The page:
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View Full Version : How long does an employer have to correct a paycheck error?


jeepster209
06-19-2005, 01:35 PM
Hi, I work for a large private ambulance company in CA. who consistently does not pay at correct pay scales and has paycheck issues. I have just recently had another paycheck that came out to be 1/3 of what it should have been. They made copies and said they would fix it and have a check for me in the next couple of days. Its now over a week since this happend. Is there a law that states how long an employer has to correct the error and pay you the remaining amount? I would think so especially in the case of how large the error is and hard times brought on by the long wait and error on their part.
Thank you,
Ron

LConnell
06-19-2005, 02:40 PM
They owe you the pay on the day it is due. For every day that the employer willfully withholds your pay, they could owe you an additional day. Consult with the California Department of Labor Standards Enforcement for more information and to file a complaint. http://www.dir.ca.gov/dlse/FAQ_Paydays.htm

ohiknow
11-30-2006, 11:57 AM
I work for a large company that allows us to view our pay stubs online prior to pay day. Today I went to check my pay for tomorrow's pay day and I noticed an error in my check for this week. I immediately brought it to the attention of my manager and the payroll admin. I was shorted a little over an hour, but the fact that I'm short (again) is frustrating.

In the past I have been able to get a Western Union the same day, or the day after the error was discovered. Now I'm told that I will have to wait a week to get the money I'm owed. I have downloaded and printer a claim form, but before I submit my claim I need to know if there are any legal guidelines in CA for correcting payroll errors.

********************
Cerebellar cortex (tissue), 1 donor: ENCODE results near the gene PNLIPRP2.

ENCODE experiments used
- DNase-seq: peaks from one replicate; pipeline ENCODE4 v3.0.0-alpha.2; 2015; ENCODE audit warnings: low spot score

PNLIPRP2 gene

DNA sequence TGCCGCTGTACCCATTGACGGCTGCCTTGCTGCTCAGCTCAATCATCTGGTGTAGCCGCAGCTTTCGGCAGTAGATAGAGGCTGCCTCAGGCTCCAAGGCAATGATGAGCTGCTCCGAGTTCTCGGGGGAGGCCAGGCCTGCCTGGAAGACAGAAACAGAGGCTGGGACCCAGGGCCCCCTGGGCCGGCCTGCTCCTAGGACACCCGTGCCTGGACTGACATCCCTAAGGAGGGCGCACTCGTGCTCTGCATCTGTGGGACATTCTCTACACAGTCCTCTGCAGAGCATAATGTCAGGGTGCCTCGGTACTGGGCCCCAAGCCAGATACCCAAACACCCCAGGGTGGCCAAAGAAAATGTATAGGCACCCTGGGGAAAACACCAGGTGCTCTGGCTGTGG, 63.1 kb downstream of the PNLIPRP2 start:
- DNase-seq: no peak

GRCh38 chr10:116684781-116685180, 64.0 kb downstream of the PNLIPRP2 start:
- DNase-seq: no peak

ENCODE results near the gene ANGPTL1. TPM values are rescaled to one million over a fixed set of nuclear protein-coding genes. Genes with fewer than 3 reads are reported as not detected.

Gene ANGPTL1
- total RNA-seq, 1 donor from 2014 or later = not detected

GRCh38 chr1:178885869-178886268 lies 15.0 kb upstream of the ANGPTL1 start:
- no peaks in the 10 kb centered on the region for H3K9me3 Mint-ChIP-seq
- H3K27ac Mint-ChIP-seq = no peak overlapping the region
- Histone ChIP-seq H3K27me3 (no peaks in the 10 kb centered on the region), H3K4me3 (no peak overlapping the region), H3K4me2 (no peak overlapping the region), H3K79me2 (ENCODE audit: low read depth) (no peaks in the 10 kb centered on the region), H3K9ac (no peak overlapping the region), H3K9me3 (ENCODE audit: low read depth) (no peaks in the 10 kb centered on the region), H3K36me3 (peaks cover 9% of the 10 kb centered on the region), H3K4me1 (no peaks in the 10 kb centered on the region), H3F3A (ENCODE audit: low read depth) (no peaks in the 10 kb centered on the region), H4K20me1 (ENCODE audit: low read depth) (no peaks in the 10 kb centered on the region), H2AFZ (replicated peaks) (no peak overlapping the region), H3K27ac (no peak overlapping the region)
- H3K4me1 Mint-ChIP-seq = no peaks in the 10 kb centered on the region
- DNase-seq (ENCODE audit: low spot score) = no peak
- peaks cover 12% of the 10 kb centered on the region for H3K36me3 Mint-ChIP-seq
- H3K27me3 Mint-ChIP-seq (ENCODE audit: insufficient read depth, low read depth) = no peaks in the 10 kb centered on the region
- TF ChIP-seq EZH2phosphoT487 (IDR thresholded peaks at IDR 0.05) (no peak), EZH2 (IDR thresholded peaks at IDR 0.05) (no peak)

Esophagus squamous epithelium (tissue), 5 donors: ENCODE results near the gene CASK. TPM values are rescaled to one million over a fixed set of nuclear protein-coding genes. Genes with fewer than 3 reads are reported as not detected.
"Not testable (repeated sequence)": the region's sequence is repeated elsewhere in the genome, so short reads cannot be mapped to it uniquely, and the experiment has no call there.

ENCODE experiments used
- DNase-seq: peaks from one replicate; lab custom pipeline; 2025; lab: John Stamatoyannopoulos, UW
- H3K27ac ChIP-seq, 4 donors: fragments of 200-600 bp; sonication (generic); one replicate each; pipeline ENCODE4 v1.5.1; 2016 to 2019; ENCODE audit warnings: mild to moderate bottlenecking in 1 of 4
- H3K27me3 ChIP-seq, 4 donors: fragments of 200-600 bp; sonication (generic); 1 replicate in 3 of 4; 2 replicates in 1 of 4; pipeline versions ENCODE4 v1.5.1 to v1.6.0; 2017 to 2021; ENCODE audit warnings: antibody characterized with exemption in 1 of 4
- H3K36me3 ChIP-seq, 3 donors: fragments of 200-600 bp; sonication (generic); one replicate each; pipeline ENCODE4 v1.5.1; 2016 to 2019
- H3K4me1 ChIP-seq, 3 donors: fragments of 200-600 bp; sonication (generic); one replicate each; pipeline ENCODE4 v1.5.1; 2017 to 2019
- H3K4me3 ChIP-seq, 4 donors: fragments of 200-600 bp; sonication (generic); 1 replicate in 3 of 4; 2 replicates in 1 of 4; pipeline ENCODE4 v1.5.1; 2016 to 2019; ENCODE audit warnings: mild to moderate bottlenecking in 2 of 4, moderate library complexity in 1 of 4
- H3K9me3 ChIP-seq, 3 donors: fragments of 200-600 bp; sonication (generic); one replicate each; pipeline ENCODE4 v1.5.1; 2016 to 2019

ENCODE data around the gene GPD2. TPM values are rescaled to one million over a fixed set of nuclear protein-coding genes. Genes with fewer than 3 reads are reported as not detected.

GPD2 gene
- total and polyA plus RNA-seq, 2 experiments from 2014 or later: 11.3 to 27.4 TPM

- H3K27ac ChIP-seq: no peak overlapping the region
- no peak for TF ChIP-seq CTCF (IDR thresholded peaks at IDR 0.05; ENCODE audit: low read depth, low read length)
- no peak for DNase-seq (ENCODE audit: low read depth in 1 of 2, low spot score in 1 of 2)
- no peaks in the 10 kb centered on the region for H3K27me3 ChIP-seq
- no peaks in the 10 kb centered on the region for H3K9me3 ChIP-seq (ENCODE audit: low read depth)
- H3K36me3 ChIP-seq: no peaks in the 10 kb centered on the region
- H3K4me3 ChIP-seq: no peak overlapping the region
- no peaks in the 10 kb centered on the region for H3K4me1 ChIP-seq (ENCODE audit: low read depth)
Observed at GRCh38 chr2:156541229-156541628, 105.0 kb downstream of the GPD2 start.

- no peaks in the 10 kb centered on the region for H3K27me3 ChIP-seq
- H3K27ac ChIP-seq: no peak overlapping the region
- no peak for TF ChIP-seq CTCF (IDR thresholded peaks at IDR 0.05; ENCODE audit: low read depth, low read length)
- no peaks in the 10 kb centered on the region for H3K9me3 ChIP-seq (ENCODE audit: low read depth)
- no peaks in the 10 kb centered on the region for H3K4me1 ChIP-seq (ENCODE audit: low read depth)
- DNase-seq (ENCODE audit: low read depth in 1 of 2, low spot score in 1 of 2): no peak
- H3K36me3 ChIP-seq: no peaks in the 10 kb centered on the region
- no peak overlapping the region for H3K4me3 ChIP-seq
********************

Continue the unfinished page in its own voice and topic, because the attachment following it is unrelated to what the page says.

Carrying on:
From what I read in this post, I may be entitled to extra pay for them willingly withholding the pay until next pay period. Is this correct?

cbg
11-30-2006, 12:16 PM
There's a difference between "willingly withholding" and needing time to correct an honest mistake. Just because in the past you've been able to get same day corrections does not mean you'll be able to every time.

Pattymd
11-30-2006, 12:18 PM
No, that's not correct. The penalty for "withholding pay" you refer to only applies to your final paycheck. I understand you're frustrated. But please look at this from the payroll department's point of view. It's one hour. Creation of a manual check costs at least $25.

ohiknow
11-30-2006, 12:25 PM
The cost to the company is not my concern ($40 Billion this year). I just want to be paid correctly, and on time. That's why I work.

So, is there a timline? Or can they wait until next pay period?

Pattymd
11-30-2006, 12:28 PM
No, there isn't a time frame under the law. If there was, I would have said so. And to be honest with you, the DLSE has a lot of claims from people who haven't been paid at ALL. Your claim for one hour would go at the bottom of their priority list. Several paychecks would most likely come and go before they would even get to your claim.

ohiknow
11-30-2006, 01:17 PM
I appreciate your response.

DSDEN
12-26-2006, 08:54 PM
Try one and a half years.

Villain
01-03-2007, 10:26 PM
Creation of a manual check does not cost $25. No way. Get a pen and a check book and write it.